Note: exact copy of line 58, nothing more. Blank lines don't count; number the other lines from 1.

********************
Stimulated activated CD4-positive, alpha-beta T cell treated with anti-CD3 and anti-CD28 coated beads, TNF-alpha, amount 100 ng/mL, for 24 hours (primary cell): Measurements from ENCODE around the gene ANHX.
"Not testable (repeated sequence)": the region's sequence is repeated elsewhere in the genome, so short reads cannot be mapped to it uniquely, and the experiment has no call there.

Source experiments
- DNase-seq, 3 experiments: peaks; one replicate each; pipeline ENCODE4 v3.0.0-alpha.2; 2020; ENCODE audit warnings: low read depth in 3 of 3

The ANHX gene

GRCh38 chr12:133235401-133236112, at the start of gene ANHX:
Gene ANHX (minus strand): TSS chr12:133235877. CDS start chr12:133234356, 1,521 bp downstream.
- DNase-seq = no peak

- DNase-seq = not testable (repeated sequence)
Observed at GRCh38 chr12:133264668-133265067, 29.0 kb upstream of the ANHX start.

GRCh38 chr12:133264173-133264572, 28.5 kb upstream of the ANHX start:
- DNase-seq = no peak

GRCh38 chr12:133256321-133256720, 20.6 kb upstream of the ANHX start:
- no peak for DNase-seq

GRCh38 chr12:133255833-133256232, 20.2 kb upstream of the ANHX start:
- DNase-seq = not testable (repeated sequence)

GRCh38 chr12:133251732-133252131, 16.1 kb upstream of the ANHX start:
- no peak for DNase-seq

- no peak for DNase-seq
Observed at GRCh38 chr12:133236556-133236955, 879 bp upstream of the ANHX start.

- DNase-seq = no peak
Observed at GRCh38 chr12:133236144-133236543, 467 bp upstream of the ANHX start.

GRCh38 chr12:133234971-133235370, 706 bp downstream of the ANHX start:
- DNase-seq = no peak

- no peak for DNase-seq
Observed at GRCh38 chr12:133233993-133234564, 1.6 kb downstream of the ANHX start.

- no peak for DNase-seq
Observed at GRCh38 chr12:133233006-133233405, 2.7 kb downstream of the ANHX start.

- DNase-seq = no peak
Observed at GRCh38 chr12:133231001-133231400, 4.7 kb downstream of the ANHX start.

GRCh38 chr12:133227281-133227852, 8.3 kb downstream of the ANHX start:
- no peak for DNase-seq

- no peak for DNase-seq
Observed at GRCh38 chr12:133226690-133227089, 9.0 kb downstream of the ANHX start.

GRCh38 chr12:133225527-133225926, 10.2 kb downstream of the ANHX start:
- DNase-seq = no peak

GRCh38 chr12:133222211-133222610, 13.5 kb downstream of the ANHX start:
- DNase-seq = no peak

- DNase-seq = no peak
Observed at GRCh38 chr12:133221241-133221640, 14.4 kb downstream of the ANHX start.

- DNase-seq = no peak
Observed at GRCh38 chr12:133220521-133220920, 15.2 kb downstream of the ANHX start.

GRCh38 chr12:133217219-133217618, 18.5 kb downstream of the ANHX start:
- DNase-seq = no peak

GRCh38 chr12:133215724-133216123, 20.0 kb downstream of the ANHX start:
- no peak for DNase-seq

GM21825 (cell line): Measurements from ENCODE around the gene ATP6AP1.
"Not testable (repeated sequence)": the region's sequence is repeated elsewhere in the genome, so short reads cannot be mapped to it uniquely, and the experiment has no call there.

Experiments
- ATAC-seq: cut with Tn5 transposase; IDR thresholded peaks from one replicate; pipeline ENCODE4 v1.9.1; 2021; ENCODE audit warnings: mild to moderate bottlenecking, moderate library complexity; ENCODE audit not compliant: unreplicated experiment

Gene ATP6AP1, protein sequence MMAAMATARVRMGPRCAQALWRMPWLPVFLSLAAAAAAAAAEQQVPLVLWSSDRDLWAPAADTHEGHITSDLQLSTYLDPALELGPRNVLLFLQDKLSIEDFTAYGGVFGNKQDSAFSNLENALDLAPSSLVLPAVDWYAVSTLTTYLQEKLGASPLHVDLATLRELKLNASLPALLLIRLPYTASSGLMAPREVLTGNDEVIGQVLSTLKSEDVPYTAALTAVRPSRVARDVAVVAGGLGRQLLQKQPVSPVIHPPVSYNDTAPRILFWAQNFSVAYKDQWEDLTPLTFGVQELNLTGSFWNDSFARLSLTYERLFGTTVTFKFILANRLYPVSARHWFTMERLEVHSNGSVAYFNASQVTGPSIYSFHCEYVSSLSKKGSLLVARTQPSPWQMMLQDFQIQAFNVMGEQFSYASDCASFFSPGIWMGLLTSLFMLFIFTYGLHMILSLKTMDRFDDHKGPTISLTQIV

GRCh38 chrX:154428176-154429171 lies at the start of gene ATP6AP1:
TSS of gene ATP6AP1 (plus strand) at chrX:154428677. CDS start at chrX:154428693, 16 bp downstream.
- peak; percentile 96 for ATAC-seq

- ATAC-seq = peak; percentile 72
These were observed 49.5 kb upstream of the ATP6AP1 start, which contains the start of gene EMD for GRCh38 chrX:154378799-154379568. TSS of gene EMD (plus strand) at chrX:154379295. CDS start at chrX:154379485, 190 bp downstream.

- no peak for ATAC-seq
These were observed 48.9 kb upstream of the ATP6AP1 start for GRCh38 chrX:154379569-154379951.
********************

These were observed 48.9 kb upstream of the ATP6AP1 start for GRCh38 chrX:154379569-154379951.